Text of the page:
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For my hobby app, I'm using Java with the object validation framework known as JSR-303. Here's the link to my answer to a similar question on SO, but specific to that setup.

Overview:

  1. When the Submit button is clicked, I gather form data and submit it via AJAX GET to my server-side validator.
  2. Validation happens behind the scenes, and the server pulls any error messages out of the validation response, packages them up, and sends them back to the client as JSON.
  3. When an error validation response shows up at the client, I apply and/or clear error styling from the appropriate form fields.
  4. When a success validation response shows up at the client, I do the normal form submit. At some point I'll change it to resubmit as AJAX.

I need to update the code at the linked answer, but that's the gist of it.

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Thanks for your answer. How do you work with forms which have uploading file fields? –  levalex Oct 12 '12 at 20:10
    
It doesn't support file fields right now. –  Mike Partridge Oct 13 '12 at 1:47
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I never tried it but i heard of haxe which allows you to write code that is generated to js and works on the server http://haxe.org/doc/start/js but I do assume its not very good because i never heard of sites being built with haxe

It generates to php java and other languages http://haxe.org/doc/start

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Your process does not look bad to me, and we have processed a lot of forms.

We use a custom Form library for our bespoke system which works very well for the simple applications of forms. You have to be careful though as something like this can quickly become restrictive (and worked around) from a design perspective.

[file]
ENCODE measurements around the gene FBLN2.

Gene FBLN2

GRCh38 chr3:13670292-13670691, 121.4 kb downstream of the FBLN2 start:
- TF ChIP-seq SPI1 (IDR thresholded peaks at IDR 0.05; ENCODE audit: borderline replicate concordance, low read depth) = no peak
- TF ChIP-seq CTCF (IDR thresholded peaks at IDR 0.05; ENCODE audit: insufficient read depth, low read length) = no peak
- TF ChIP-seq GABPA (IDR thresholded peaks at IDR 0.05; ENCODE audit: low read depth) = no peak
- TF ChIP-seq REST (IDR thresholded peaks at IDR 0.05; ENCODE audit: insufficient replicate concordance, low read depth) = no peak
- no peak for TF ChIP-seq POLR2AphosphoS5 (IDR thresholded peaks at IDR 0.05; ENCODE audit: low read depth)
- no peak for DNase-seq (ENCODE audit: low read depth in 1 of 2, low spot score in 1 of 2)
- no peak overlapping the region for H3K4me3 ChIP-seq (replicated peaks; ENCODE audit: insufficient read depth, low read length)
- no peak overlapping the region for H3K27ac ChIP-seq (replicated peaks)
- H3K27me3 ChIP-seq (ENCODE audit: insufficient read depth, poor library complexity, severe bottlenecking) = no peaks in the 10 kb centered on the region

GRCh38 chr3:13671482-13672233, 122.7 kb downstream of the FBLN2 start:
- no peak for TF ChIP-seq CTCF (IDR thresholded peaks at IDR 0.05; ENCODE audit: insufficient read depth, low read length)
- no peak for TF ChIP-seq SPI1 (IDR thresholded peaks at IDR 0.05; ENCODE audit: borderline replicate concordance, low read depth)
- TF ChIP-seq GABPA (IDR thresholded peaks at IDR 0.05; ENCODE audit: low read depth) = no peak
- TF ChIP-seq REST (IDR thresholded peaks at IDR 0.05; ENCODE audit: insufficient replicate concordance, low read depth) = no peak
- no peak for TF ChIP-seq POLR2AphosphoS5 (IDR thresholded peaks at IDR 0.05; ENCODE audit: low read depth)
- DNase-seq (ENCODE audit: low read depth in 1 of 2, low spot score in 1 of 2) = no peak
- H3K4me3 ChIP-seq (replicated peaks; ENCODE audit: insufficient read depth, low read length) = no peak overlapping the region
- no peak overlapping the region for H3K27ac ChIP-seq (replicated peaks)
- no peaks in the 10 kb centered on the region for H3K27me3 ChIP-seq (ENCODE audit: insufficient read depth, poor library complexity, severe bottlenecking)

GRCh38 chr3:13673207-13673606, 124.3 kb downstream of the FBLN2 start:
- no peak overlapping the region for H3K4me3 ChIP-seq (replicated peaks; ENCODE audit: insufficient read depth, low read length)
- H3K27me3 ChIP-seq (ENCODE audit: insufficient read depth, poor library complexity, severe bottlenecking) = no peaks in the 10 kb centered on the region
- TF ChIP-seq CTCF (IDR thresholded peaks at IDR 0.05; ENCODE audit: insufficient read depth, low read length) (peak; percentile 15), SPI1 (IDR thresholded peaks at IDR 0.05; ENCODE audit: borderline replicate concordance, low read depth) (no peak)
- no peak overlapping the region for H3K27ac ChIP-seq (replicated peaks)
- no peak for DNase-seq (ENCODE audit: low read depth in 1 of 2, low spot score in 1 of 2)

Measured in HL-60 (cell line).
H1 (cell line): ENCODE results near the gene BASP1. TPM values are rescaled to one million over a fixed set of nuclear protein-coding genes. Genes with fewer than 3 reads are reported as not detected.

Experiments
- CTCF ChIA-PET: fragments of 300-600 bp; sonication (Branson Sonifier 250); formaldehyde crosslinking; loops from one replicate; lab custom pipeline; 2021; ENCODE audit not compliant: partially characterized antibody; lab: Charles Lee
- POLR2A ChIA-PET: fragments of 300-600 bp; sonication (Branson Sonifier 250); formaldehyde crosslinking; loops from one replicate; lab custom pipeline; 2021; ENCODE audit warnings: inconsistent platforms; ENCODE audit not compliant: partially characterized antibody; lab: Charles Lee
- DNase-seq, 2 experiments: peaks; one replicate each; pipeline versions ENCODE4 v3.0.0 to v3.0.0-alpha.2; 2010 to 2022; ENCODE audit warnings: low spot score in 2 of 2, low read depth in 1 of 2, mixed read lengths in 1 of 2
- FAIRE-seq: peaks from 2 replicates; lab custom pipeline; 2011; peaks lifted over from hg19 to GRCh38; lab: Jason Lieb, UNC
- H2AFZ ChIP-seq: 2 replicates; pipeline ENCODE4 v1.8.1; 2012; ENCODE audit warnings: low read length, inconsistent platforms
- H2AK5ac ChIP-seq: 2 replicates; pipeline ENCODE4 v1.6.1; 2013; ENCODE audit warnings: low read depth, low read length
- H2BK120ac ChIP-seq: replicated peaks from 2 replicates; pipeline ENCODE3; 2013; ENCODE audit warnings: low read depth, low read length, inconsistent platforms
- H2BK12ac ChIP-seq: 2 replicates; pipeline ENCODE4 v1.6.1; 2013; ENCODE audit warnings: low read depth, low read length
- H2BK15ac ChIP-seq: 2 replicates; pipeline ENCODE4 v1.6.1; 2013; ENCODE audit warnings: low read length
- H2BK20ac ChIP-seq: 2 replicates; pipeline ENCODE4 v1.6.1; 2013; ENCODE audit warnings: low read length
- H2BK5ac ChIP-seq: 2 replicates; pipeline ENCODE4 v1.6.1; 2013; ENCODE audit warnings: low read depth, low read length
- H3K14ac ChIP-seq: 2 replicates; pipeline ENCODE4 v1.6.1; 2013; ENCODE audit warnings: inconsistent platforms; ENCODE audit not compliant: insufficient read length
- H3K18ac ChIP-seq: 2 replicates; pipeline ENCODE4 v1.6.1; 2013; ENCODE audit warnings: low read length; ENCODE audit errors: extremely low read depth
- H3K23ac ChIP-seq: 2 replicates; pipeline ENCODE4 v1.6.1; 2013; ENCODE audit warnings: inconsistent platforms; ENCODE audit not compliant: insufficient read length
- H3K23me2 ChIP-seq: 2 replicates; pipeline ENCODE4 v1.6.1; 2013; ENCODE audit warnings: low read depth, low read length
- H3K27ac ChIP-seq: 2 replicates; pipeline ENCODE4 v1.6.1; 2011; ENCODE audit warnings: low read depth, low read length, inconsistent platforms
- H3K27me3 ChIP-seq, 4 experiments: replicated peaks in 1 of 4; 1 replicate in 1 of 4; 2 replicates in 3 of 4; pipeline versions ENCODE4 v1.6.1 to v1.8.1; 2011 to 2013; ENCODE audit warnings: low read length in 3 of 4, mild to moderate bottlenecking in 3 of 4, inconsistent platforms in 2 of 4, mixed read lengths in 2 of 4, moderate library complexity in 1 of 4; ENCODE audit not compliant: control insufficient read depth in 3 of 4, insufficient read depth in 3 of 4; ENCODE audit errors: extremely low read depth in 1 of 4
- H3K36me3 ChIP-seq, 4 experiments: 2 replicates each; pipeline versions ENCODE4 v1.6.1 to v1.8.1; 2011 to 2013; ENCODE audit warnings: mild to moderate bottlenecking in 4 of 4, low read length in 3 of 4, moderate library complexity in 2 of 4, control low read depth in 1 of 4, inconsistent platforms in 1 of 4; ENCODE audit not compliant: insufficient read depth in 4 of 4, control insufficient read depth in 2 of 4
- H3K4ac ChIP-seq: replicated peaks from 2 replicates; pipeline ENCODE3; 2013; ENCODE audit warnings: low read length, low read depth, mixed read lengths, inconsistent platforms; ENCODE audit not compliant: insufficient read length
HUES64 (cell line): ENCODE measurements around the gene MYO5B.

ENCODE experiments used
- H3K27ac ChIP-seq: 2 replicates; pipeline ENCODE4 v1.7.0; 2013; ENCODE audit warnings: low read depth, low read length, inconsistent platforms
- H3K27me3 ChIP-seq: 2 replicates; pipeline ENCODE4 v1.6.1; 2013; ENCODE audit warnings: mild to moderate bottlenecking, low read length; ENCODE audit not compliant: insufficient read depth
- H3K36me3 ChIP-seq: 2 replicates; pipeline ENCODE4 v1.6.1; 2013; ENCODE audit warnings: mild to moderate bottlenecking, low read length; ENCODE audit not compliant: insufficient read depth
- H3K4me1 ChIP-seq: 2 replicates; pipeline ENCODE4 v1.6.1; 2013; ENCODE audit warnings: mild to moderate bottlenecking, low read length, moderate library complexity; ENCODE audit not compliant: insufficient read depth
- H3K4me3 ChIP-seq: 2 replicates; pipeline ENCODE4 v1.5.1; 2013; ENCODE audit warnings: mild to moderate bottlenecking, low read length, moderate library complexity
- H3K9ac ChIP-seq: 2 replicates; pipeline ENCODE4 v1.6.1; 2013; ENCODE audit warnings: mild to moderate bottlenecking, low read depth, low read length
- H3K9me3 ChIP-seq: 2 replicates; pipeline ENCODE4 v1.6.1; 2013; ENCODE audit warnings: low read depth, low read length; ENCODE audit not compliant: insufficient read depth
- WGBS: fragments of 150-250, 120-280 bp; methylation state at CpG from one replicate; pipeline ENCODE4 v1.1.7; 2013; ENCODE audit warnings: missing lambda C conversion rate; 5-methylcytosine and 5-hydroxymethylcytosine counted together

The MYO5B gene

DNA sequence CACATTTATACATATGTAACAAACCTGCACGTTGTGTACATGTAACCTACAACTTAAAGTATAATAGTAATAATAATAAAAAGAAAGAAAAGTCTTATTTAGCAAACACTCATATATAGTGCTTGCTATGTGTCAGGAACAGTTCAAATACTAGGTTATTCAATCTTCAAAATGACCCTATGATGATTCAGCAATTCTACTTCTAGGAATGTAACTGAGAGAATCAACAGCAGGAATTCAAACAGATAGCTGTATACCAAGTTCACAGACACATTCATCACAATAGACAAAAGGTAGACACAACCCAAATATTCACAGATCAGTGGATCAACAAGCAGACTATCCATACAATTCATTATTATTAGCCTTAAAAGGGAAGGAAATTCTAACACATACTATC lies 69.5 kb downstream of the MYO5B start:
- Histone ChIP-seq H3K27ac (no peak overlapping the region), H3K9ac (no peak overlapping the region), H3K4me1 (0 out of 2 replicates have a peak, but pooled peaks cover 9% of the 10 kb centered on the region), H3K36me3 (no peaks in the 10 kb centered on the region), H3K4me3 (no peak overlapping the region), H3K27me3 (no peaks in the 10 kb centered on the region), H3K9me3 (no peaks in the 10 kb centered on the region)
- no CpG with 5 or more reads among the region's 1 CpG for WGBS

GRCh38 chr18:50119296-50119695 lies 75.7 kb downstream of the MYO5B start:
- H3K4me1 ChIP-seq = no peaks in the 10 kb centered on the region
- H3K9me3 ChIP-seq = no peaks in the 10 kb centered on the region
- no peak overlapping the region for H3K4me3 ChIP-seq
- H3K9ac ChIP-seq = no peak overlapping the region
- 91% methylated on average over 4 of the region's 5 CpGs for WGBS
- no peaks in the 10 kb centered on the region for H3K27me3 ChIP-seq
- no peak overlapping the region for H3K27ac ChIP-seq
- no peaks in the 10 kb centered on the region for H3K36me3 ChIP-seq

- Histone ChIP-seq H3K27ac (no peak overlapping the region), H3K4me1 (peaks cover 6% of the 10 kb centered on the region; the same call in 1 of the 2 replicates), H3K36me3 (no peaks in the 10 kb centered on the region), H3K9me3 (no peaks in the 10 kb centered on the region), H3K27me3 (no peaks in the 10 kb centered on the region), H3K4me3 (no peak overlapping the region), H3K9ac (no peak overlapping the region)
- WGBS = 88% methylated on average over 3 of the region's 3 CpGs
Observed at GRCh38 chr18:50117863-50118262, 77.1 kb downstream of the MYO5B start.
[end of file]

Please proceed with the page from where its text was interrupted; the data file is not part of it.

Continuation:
Our application works mostly like yours, in that we post back the form, and replace the form again in the UI, but we send back a standardised xml response, which a generic jQuery library processes, part of the response is the replacement HTML.

The backend is object based, so we add controls to a Form object, and validation rules to controls. This gives us a very structured way of handling postbacks, and building forms with validation. Our client validation is built by exactly the same rules we feed into our form controls. On the server side all (most) form processing is handled in exactly the same solid standardised way.

check for postback -> get posted form -> check validates -> process

We don't have the library build the form as one block output (we have made this mistake before), it is far too restrictive from a design perspective, in basis this means don't have form->Render() output an entire form, rather have form->getControl('firstname')->Render() so that you can easily integrate with any required front end with custom interface between all form elements, we then further have macro’s that we can use in our template system to make prototyping faster: {frm1[firstname]}

We have standardised the response format, and the request mechanism, this means we have one javascript library for all of our purposes, we don’t have inline JavaScript for form processing everything is generic.

However, designers hate that they can’t see library generated forms in their HTML design tools. The macros help with this as they are at least visible as a place-holder.

We handle file upload fields in an iframe. It gives the impression that an ajax file post is occurring, even if it is not. Remember so long as you are not cross domain you can use JavaScript to communicate between parent and iframe.

EDIT Worth mentioning that all forms are valid HTML forms, they are improved by Javascript when it is available, again the library is standardised.